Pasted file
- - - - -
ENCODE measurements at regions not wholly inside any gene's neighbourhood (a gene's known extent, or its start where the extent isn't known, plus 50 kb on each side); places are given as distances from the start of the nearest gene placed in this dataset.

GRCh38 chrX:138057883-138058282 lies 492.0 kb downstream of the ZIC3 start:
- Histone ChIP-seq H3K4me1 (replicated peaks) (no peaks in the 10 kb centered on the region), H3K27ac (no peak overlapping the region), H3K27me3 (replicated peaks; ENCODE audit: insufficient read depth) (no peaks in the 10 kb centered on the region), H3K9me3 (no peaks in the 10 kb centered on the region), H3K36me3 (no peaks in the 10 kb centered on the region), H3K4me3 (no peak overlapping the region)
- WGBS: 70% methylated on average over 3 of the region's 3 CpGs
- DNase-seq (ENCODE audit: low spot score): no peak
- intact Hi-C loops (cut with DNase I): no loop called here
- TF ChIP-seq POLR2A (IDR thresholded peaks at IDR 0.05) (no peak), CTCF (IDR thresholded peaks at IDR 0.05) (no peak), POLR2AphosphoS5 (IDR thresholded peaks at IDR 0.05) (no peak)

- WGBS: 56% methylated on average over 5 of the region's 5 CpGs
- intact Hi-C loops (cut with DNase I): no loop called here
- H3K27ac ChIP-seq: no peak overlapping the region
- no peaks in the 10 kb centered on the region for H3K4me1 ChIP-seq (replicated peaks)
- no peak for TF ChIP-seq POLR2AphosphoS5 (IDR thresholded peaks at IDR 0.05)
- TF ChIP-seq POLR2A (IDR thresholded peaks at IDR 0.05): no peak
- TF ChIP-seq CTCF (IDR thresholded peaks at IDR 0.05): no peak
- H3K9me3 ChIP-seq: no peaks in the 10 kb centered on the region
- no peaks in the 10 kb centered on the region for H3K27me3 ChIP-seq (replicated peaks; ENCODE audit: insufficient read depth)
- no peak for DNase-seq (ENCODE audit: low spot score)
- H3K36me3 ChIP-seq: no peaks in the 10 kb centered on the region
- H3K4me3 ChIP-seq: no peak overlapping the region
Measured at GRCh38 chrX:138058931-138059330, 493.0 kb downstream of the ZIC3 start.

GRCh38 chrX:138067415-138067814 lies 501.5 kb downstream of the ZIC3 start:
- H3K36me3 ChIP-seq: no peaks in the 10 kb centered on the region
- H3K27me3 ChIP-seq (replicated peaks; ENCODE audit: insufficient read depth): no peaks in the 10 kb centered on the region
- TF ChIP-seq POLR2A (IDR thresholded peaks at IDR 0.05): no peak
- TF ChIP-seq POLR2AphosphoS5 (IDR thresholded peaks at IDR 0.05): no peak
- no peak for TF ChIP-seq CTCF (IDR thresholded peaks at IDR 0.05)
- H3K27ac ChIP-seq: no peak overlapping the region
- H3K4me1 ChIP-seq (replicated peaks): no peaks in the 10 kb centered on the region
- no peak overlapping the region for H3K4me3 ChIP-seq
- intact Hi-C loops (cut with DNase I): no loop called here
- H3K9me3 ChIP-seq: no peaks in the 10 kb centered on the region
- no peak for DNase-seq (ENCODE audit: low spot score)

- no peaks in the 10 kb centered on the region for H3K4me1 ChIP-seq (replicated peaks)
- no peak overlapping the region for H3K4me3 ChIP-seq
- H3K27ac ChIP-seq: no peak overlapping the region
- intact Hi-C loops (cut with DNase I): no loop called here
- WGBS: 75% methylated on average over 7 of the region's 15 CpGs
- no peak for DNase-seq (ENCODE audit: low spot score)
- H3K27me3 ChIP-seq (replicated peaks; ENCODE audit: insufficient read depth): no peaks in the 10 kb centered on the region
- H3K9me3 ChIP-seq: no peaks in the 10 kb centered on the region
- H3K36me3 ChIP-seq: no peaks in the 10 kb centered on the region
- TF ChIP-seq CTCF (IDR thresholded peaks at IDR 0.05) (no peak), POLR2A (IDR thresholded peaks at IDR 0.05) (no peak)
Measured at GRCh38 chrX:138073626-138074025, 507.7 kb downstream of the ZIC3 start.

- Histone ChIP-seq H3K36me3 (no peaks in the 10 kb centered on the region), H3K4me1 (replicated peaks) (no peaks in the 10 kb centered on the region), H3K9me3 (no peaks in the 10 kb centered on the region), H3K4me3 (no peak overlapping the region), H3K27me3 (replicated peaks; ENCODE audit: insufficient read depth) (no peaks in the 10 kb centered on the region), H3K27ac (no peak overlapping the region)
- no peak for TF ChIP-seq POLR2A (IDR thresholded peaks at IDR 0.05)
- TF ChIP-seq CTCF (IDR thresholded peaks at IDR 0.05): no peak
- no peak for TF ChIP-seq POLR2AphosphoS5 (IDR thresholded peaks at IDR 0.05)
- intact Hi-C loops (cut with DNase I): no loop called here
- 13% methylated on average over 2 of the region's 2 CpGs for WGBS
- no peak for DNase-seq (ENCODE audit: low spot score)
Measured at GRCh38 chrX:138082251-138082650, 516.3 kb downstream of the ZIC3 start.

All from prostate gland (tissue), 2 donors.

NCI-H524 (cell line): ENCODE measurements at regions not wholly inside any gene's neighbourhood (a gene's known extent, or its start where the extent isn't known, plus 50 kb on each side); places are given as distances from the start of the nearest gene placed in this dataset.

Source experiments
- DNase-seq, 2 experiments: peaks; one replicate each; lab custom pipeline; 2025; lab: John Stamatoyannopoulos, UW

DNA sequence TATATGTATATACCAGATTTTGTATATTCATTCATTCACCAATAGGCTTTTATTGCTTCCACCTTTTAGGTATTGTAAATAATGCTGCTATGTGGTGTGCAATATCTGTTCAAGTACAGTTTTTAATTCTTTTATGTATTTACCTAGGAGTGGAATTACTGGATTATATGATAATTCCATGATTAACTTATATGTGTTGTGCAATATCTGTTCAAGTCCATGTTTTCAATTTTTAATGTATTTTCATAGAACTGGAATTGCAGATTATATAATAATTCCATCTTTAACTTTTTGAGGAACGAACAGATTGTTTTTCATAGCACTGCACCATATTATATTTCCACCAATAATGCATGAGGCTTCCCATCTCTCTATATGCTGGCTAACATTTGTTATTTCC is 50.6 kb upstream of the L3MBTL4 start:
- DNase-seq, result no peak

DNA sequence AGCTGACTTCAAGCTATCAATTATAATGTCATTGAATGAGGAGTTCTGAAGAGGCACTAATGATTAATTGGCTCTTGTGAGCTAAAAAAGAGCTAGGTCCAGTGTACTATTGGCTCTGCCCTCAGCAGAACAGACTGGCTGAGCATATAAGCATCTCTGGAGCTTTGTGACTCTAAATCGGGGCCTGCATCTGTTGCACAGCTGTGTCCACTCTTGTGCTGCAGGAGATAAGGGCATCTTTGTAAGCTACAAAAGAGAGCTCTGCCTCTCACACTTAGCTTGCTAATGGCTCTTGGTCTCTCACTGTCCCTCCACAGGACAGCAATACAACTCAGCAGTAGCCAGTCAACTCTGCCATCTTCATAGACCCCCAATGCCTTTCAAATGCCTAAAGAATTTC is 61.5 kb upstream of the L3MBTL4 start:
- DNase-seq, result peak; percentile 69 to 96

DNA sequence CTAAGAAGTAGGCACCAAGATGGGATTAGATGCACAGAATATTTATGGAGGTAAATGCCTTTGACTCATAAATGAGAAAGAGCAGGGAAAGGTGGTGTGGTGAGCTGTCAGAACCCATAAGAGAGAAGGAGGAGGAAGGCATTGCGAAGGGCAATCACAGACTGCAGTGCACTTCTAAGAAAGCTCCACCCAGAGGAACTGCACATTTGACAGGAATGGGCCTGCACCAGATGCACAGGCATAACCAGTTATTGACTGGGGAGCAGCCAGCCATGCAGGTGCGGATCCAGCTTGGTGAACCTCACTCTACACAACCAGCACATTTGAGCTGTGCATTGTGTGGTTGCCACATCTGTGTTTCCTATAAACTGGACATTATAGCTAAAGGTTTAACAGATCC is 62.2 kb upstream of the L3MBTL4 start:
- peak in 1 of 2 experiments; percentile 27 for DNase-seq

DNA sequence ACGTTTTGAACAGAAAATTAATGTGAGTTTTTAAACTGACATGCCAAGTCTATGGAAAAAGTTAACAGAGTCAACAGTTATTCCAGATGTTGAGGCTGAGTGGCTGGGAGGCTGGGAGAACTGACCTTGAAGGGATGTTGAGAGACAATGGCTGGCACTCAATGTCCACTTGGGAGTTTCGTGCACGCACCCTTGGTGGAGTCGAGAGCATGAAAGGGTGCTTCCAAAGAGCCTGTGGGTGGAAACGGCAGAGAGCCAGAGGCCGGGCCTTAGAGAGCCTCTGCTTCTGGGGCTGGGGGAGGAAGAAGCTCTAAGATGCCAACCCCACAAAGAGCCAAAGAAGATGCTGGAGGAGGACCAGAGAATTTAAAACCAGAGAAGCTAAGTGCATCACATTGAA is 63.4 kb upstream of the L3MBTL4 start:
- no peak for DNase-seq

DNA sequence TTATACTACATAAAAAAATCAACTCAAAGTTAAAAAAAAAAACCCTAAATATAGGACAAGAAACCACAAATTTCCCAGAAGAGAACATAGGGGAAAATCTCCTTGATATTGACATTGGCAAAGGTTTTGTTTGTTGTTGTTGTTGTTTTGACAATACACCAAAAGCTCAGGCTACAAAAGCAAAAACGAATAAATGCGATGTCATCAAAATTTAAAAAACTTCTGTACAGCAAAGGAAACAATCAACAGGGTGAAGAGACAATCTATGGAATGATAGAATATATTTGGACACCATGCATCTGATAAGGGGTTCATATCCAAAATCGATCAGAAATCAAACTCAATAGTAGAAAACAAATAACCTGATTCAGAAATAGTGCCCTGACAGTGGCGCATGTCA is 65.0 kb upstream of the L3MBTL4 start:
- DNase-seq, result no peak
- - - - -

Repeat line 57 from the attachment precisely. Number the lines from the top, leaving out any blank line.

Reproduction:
- DNase-seq, result no peak